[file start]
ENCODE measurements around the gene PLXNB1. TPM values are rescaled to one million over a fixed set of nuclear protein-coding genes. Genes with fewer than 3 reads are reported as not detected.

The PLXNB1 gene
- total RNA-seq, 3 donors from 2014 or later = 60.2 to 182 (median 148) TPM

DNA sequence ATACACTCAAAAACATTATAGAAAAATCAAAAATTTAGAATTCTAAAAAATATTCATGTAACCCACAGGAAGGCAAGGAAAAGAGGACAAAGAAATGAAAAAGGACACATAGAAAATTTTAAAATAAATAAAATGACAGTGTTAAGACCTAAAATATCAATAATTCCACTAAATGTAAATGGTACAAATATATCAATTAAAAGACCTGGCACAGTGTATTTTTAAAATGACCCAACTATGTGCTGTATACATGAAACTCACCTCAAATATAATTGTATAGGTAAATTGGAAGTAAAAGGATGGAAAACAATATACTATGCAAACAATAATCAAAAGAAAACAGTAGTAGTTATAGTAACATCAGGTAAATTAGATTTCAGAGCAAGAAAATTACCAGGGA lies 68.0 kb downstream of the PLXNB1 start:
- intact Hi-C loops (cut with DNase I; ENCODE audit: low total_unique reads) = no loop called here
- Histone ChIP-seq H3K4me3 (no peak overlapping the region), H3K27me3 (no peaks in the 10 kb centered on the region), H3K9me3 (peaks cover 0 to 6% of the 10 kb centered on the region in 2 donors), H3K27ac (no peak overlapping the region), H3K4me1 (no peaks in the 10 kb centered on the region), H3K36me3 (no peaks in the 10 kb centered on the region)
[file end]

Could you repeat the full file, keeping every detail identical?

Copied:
ENCODE measurements around the gene PLXNB1. TPM values are rescaled to one million over a fixed set of nuclear protein-coding genes. Genes with fewer than 3 reads are reported as not detected.

The PLXNB1 gene
- total RNA-seq, 3 donors from 2014 or later = 60.2 to 182 (median 148) TPM

DNA sequence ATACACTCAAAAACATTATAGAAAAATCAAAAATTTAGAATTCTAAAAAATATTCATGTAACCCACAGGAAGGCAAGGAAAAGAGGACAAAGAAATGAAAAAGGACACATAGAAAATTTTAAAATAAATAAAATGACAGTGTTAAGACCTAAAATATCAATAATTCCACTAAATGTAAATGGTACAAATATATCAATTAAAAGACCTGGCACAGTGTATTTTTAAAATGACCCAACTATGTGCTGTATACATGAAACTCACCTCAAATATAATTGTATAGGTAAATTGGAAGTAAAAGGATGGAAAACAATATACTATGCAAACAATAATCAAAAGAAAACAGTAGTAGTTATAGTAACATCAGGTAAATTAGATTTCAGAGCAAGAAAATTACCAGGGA lies 68.0 kb downstream of the PLXNB1 start:
- intact Hi-C loops (cut with DNase I; ENCODE audit: low total_unique reads) = no loop called here
- Histone ChIP-seq H3K4me3 (no peak overlapping the region), H3K27me3 (no peaks in the 10 kb centered on the region), H3K9me3 (peaks cover 0 to 6% of the 10 kb centered on the region in 2 donors), H3K27ac (no peak overlapping the region), H3K4me1 (no peaks in the 10 kb centered on the region), H3K36me3 (no peaks in the 10 kb centered on the region)